Tag Archives: GSCO History Committe

Girl Scout Cookies: A Delicious History

Submitted by the GSCO History Committe

Northern & Northeastern CO

Loveland

The History Center in in Loveland is more than a collection of old uniforms, books, and badges! In fact, all sorts of Girl Scout Cookies memorabilia is preserved here too, including cookie packages, tins, rewards, incentives, T-shirts, stuffed animals, hats, tote bags, and more.

In 1934, Keebler-Weyl Bakery in Philadelphia, PA was the first commercial company to bake Girl Scout Cookies. At one point, Girl Scout Cookies were baked by as many as 29 bakers across the country including United Biscuit Company of America in Chicago, IL; Bowman Biscuit in Denver, CO; Megowen Educator Food Company in Lowell, MA; Southern Biscuit Company (Famous Food of Virginia-FFV) in Richmond, VA; Burry’s Biscuit in Elizabeth, NJ and Chicago, IL; Weston Biscuit Company in Battle Creek, MI, Passaio, NJ and Burbank, CA; Brownie Baking Company, Spokane WN and Grandma Cookie Company in Portland, OR.

Now, the two official bakers are Little Brownie Bakers in Louisville, KY and ABC Bakery in Brownsburg, IL. Little Brownie Baker makes 450 million Thin Mints a day! Each year, we look forward to a new flavor to try, along with the must have Thin Mints, Trefoils, and Samoas.  On anniversaries such as the 100th and 75th, commemorative sampler tins and special boxes were sold. These, too, are collected and often donated to the History Center.

Recently, this image of a Burry’s case for DUTCH’N SUCH cookies and newspaper clipping were sent to us via Susan Kabat, GSCO volunteer support specialist. After a bit of searching on the internet, we determined that it was a cookie offered in the early 1980’s and had the windmill on it. According to Wikipedia, Burry Biscuit Company dates to 1888.  In 1938, it moved to Elizabeth, NJ from Chicago, IL and manufactured Girl Scout Cookies, which it called Plantation cookies. The cookies were packed in a sealed cardboard cylinder, and later the cookies were packed in cans. In 1962, Burry’s was the largest producer of Girl Scout Cookies in the nation and in 1980 changed its name to Burry-Lu.  For more than 50 years, Burry Lu supplied cookies to Girl Scout troops and in 1989, ABC Bakery purchased Burry’s Girl Scout cookie division.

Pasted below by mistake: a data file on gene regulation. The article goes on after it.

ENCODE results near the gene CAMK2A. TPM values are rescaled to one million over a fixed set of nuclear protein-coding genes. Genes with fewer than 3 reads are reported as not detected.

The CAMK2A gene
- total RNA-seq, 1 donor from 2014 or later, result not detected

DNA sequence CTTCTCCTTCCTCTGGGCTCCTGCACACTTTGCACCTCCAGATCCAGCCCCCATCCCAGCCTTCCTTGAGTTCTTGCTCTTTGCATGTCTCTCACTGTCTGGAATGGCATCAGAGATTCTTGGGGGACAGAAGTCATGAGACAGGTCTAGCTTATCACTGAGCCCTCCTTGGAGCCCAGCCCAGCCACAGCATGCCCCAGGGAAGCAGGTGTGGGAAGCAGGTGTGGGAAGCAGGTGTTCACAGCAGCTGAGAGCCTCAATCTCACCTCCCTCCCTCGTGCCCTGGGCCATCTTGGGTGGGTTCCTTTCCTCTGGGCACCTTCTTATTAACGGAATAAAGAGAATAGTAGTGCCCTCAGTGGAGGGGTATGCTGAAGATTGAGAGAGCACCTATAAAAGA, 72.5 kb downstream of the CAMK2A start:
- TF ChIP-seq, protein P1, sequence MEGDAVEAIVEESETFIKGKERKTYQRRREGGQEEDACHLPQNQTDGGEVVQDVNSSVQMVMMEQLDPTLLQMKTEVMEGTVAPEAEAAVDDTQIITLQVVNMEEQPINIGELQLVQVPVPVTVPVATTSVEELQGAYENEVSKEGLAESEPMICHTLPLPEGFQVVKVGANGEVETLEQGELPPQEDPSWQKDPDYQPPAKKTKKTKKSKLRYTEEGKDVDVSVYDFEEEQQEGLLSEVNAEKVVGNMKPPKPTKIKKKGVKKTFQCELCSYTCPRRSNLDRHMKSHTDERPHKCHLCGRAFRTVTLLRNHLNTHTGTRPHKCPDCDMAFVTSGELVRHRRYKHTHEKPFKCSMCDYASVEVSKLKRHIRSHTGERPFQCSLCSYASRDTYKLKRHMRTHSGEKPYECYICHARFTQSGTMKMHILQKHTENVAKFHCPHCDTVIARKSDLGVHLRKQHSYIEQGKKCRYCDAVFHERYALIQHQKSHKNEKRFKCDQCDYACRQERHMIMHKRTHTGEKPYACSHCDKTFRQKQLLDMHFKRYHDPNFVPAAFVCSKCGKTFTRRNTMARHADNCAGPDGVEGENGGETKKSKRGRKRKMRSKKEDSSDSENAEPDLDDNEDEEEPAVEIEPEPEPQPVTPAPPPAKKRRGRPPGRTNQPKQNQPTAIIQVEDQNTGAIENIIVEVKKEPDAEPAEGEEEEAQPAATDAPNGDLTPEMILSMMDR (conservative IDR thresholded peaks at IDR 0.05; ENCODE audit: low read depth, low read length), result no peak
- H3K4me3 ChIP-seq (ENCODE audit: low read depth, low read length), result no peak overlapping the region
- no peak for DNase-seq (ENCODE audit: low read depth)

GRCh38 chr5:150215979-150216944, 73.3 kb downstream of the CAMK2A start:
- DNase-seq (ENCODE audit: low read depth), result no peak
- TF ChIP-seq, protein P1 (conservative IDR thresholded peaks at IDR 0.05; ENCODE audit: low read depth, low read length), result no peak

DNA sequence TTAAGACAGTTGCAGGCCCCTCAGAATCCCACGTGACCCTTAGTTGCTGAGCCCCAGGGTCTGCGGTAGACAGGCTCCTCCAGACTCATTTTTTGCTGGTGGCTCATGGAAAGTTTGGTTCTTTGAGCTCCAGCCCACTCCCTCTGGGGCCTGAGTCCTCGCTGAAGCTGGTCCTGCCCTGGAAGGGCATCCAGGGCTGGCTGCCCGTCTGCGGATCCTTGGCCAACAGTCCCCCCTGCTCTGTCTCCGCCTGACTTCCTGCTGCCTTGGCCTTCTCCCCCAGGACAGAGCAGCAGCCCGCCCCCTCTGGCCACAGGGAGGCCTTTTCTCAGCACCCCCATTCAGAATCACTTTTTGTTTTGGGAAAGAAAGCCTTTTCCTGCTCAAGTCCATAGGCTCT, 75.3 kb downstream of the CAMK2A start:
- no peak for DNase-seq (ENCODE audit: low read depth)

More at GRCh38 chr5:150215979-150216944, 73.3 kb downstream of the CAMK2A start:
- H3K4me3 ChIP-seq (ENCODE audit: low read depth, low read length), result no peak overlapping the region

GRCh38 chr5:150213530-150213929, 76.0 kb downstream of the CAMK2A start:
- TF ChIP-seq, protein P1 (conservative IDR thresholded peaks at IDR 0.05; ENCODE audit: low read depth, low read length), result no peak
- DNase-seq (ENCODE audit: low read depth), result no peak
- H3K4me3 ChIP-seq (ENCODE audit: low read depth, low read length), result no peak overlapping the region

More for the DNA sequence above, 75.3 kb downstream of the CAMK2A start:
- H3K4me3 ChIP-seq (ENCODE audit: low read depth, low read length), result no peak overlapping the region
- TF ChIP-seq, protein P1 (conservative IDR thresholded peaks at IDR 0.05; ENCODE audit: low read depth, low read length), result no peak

GSCO History Center volunteers are busy year ‘round receiving, sometimes repairing, cataloging, lending, displaying, and preserving ALL types of Girl Scout memorabilia. Much of it is like a treasure hunt, tracking down first date of issue of national and international items, their catalog numbers, or originating council events. Then, we are challenged with safely storing them along with appropriate number of duplicates, when available. Rarely, do we save actual cookies from year to year, as they are too tasty to have around, but packages, cases, tins, and incentives are filed away. Remember, buying Girl Scout Cookies is a yummy way to support the girls, troops, and local Girl Scout council programs.

Our committee works hard to preserve and protect our Girl Scout history. We look forward to 2021, gathering again in person, and sharing our passion for Girl Scout History with you and your girls. If you have Girl Scout stories and memories, please share here as well.

Contact the GSCO History Center at gscohistory@gmail.com.

We want to hear how your girl is using her Girl Scout skills by taking initiative, caring for the community, and Girl Scouting at home. She can send in her story here.